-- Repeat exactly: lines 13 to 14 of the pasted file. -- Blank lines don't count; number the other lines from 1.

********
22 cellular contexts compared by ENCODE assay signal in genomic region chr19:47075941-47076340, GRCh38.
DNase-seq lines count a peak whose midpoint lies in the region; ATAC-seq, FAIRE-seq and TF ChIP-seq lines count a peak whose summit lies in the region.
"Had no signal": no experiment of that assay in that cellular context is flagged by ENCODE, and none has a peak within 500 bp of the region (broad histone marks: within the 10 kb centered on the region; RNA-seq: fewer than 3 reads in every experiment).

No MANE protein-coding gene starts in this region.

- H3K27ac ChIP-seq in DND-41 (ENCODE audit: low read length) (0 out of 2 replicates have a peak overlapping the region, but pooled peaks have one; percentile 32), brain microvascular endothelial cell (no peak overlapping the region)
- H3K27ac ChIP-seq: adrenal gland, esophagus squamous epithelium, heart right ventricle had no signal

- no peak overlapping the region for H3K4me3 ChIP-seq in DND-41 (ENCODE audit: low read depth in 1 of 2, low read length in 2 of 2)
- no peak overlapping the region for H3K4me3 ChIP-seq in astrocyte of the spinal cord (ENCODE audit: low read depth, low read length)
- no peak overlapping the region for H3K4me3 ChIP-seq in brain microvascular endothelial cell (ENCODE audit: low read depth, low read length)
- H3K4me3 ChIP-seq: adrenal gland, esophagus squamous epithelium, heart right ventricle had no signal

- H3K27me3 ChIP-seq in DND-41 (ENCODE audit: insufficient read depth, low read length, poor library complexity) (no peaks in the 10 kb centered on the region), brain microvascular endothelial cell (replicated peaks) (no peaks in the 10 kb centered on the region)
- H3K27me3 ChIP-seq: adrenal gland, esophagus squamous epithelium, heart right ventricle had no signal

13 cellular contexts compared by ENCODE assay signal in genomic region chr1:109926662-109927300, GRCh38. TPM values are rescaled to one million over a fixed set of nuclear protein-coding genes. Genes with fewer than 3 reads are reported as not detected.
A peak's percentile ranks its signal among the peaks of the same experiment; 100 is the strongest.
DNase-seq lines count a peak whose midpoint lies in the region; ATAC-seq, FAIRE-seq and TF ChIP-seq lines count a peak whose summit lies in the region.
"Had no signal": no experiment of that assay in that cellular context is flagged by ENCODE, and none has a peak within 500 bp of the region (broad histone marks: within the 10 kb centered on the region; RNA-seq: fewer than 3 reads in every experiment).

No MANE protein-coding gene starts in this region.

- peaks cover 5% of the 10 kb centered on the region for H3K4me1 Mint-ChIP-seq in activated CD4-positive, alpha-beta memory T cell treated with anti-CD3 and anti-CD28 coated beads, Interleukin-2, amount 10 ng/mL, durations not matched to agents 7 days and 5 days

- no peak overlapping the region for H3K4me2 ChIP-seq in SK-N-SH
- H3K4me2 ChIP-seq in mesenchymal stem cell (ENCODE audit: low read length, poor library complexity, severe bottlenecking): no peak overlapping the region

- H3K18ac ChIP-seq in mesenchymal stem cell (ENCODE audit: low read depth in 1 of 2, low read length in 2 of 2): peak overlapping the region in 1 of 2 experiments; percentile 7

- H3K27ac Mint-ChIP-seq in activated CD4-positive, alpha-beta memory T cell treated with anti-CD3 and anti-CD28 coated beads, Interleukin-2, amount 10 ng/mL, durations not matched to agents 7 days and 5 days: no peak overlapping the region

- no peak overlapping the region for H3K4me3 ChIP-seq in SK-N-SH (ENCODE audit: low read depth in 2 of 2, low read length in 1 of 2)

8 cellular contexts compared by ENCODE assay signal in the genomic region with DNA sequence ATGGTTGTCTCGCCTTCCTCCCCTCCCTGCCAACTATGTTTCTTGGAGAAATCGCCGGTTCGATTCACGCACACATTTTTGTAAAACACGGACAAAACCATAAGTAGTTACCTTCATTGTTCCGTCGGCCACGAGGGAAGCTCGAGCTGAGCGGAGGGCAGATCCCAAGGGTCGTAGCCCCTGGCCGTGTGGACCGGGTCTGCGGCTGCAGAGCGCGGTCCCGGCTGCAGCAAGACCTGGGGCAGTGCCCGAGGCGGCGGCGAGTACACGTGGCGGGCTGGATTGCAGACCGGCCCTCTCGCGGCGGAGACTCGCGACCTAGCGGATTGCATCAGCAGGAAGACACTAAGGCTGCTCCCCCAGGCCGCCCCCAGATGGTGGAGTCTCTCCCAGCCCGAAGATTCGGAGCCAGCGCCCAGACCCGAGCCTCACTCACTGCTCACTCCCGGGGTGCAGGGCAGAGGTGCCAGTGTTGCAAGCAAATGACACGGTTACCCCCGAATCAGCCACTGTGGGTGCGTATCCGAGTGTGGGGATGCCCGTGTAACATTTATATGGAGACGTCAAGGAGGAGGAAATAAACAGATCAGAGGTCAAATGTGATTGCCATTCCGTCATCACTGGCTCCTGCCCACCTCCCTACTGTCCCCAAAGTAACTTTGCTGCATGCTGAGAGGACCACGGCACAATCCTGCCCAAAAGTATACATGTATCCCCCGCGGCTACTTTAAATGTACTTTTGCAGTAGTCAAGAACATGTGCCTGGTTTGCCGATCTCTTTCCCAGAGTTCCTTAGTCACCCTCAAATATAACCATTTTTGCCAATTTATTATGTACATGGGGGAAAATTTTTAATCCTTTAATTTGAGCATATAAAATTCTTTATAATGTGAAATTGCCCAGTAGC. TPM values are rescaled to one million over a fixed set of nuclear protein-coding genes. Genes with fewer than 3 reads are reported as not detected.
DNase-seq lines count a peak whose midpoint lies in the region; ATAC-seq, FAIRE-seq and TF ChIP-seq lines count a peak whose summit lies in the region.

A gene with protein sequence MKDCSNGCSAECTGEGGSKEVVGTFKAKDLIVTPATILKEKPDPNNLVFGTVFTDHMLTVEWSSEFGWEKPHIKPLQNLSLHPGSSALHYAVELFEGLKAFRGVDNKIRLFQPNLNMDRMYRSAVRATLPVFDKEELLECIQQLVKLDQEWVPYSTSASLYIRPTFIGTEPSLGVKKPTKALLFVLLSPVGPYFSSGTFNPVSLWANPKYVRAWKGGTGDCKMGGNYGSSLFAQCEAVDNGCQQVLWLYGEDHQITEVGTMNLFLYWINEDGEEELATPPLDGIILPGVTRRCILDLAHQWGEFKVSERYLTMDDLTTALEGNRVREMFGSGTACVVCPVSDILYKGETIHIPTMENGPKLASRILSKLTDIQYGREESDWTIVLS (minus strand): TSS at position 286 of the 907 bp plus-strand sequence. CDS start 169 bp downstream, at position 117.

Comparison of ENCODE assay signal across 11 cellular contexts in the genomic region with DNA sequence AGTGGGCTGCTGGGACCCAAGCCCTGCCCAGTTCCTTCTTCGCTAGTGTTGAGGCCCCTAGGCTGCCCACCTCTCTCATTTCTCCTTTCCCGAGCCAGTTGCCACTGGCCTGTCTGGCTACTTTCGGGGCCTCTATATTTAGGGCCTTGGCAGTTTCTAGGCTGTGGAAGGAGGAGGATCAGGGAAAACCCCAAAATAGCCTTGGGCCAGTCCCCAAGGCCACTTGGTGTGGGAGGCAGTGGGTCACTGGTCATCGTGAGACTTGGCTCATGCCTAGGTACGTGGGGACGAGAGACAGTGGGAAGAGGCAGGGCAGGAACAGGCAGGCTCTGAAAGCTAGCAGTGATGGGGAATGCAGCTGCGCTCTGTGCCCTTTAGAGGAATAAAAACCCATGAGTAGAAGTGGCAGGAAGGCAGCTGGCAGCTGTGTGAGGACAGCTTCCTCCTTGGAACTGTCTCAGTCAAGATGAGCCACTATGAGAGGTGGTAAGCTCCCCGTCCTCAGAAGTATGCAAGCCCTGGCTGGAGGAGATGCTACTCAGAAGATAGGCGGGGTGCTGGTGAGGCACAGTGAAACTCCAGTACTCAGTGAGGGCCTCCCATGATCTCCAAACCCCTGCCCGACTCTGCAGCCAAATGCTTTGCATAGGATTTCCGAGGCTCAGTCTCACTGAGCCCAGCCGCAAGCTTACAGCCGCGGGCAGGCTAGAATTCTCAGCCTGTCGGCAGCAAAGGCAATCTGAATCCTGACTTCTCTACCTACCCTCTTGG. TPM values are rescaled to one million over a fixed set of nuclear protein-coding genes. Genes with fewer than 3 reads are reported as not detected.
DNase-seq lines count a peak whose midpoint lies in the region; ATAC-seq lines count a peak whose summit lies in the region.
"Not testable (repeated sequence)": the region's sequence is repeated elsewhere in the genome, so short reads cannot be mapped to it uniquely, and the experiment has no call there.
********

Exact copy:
13 cellular contexts compared by ENCODE assay signal in genomic region chr1:109926662-109927300, GRCh38. TPM values are rescaled to one million over a fixed set of nuclear protein-coding genes. Genes with fewer than 3 reads are reported as not detected.
A peak's percentile ranks its signal among the peaks of the same experiment; 100 is the strongest.